Letters to the editor

Howes doesn't speak for me

I am an Australian Workers Union member and totally disagree with Howes' article "Give workers a voice in climate change solutions" in the July 24 Age, where he advocates free emissions trading permits for individual workers and companies in emission-intensive and polluting industries.

Howes is unwilling and unable to look reality in the face: without moving rapidly from a carbon intensive to a carbon neutral economy, we will lose the battle to save the planet for future generations. I don't want a special right to pollute by getting free emissions permits - I want to have a job and a future for my children.

Unfortunately my national secretary is too busy being an apologist for polluting big businesses to advocate for a real policy that will benefit workers and our environment. Howes never mentions the billions of dollars in profits these companies are making out of the labor of ordinary workers. As a good unionist he should be calling for a redistribution of wealth for the benefit of all and the environment.

The real enemy of a job-rich, sustainable future for Australian workers - including current AWU members - are not the Greens, as Howes claims, but Howes' unprincipled alliance with large polluting corporations that not only attack workers' rights but are also hell-bent on putting their financial interests before the survival of the planet.

Garry Holliday

Frankston Pines, Vic (Abridged.)

Let's call a spade a spade

In GLW #760, Margarita Windisch claims "Labor won the November, 2007 federal election on the promise to 'tear-up' Work Choices, abolish the hated Australian Workplace Agreements ... and overhaul the entire industrial relations system".

But Labor entered the election with no such promise - its "Forward with Fairness" policy was always a blueprint for a Work Choices Lite.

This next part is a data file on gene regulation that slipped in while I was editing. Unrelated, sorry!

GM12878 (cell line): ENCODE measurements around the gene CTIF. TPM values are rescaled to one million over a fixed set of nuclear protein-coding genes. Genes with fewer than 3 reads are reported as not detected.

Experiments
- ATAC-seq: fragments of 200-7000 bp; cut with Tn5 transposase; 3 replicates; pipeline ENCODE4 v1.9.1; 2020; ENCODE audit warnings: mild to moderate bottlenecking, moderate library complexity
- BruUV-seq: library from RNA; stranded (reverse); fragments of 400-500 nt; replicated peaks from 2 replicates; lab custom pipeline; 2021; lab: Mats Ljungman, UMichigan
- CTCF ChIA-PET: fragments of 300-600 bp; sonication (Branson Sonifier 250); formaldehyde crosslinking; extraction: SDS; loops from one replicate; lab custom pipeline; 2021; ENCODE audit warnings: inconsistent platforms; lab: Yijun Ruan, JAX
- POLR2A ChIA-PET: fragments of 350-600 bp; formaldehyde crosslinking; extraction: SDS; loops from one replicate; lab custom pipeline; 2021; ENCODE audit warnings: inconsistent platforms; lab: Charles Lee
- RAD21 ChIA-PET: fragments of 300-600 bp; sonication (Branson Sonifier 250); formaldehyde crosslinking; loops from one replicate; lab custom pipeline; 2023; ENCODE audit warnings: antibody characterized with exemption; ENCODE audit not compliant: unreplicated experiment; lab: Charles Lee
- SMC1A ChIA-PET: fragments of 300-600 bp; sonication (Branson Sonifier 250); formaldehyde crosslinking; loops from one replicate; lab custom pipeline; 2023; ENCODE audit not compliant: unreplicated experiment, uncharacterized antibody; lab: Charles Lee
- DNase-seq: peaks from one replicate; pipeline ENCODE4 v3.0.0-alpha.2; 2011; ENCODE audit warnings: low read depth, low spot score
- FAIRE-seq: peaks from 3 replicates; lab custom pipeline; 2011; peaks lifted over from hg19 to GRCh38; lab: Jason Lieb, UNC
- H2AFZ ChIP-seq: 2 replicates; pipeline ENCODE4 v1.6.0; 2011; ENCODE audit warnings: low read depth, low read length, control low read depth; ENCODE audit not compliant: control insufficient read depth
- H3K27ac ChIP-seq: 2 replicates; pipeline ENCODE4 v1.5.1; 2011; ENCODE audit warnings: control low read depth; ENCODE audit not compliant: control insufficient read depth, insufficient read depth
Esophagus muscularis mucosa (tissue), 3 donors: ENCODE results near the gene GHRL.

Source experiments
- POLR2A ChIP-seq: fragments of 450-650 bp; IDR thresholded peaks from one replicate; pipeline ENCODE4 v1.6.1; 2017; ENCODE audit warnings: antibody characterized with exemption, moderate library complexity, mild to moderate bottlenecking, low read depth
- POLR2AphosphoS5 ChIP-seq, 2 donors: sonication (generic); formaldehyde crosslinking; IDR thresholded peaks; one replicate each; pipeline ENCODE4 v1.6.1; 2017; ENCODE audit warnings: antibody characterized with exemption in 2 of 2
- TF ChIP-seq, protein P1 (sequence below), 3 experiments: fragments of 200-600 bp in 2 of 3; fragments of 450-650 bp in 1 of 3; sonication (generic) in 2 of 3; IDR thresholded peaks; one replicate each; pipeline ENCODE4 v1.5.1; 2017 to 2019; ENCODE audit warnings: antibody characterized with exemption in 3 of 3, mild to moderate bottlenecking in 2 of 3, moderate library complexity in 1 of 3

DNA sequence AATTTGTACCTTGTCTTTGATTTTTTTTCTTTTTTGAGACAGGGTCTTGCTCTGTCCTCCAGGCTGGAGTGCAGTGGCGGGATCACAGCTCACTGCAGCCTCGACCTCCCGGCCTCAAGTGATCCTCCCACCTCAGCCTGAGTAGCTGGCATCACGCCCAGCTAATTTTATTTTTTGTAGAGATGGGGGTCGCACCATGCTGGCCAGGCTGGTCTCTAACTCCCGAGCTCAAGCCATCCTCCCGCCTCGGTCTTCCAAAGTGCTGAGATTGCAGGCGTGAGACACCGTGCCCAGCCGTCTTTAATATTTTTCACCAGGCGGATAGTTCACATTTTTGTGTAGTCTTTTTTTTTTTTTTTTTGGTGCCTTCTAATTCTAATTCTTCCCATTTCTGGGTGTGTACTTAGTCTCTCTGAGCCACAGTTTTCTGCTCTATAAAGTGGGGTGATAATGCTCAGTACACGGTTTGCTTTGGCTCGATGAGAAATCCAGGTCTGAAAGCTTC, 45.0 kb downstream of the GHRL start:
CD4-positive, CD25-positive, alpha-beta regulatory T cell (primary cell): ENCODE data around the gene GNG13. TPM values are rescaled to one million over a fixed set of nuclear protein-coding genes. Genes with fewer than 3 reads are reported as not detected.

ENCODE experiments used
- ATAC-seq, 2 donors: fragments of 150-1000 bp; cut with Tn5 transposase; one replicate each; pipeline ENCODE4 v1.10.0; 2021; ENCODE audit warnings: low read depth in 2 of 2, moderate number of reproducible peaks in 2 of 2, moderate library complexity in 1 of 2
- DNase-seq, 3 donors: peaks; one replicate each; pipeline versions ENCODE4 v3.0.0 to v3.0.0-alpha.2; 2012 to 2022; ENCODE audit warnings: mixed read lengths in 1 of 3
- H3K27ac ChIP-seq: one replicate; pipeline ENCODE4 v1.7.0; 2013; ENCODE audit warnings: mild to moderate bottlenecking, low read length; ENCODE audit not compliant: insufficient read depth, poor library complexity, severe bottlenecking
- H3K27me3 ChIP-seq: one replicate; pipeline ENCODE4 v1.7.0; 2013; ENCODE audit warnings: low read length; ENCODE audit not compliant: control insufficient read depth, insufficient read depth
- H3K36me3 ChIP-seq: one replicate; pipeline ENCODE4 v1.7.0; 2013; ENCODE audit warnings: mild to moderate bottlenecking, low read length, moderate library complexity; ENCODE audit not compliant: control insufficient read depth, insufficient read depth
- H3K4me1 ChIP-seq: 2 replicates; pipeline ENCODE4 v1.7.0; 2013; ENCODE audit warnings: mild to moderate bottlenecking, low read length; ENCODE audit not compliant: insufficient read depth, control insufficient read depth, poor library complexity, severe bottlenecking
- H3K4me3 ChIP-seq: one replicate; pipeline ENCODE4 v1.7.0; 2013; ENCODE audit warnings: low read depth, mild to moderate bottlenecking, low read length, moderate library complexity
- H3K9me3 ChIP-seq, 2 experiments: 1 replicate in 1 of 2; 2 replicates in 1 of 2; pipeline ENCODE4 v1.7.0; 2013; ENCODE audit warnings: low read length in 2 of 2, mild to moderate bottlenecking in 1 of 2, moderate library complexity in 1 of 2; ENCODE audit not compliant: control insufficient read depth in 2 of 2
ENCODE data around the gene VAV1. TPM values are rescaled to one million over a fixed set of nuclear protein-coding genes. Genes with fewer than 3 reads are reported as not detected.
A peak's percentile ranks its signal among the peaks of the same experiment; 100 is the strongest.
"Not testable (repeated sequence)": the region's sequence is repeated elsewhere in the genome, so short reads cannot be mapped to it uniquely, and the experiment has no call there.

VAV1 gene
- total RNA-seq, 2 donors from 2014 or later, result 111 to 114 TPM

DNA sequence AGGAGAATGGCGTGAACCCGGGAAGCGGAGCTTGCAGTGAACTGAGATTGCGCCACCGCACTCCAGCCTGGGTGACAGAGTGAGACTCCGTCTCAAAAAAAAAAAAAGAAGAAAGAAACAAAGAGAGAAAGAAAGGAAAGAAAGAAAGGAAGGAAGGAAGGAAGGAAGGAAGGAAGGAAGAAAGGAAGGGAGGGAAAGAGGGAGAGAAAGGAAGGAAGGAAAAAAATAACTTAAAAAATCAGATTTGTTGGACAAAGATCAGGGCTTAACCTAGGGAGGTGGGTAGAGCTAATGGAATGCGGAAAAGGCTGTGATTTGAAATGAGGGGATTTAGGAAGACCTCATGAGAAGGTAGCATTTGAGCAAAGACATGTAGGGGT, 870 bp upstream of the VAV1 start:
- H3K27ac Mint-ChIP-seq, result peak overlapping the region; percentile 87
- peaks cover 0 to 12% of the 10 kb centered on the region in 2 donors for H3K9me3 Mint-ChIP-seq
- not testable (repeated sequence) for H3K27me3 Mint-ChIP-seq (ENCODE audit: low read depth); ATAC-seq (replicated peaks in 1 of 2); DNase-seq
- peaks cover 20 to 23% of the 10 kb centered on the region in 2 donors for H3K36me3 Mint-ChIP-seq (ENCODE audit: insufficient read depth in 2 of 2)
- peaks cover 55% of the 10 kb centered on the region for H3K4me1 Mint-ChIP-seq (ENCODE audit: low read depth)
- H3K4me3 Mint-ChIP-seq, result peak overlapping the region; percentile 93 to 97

In a speech on July 3, 2007 (nearly five months before the election), ALP workplace relations spokesperson Julia Gillard stated: "We will have tough rules to prevent unlawful industrial action." Gillard announced union right of entry would require "permits and notifications, and no disruption at work".

It was not the ALP that "deliberately created the impression in people's minds that they would restore workers' rights" but rather the unions' peak body, the ACTU. Windisch continues with GLW's attempts to paint the ACTU's Your Rights at Work campaign as "effective because it mobilised the community and raised the profile of the issues".

But, as Windisch herself admits, the YRaW campaign "hasn't been effective in overturning Work Choices". Windisch - and GLW - should call a spade a spade and acknowledge that the YRaW campaign was always a re-elect Labor campaign.

A campaign against Labor's anti-worker laws can't be waged by union leaderships that remain wedded to Labor. Such a campaign will require militant class-struggle union leaderships willing to break politically with the ALP.

Nick Everett

Bassendean, WA (Abridged.)

Uniting for Aboriginal rights

Mark Goudkamp and three other members of Solidarity wrote a response (GLW #758) to a criticism (GLW #757) of their organisation's role in the split in the Sydney Aboriginal Rights Coalition (ARC). They avoid the key issue: the split was unnecessary and destructive, yet their organisation is burdened with the major responsibility for this development.

They write: "to claim that Solidarity led the split is both untrue and patronising". What I wrote, however, was that the Solidarity members were "among the key people leading the split in the ARC". This is undoubtedly true. I also wrote that "there would be no basis for a rival committee if Solidarity as an organisation did not support the split". This also is true, as acknowledged by Solidarity leader Ian Rintoul at the time.

Secondly, they write that I "ignore[d] the divisions in the ARC over the questions of transparency and accountability". This accusation is a bit rich coming from people who held at least one secret meeting prior to their departure but who presented the split as a fait accompli to the ARC without allowing the ARC as a whole the chance to discuss the way forward.

They imply that the Socialist Alliance flip-flopped between different positions on a black steering committee. SA has consistently supported the right of Aboriginal people to form and lead their own Aboriginal-only organisations and also consistently supported democratic and inclusive organisation of the ARC.

Finally, they list some of the activities of the new split group. The ARC also has continued to organise. The July 14 Centrelink rally organised by the ARC was the biggest action in this campaign since the split.

The real travesty is that fewer activists in Sydney are now involved than before the split. How hard is it to understand that we are "stronger together"!

Alex Bainbridge

Socialist Alliance, Sydney (Abridged.)

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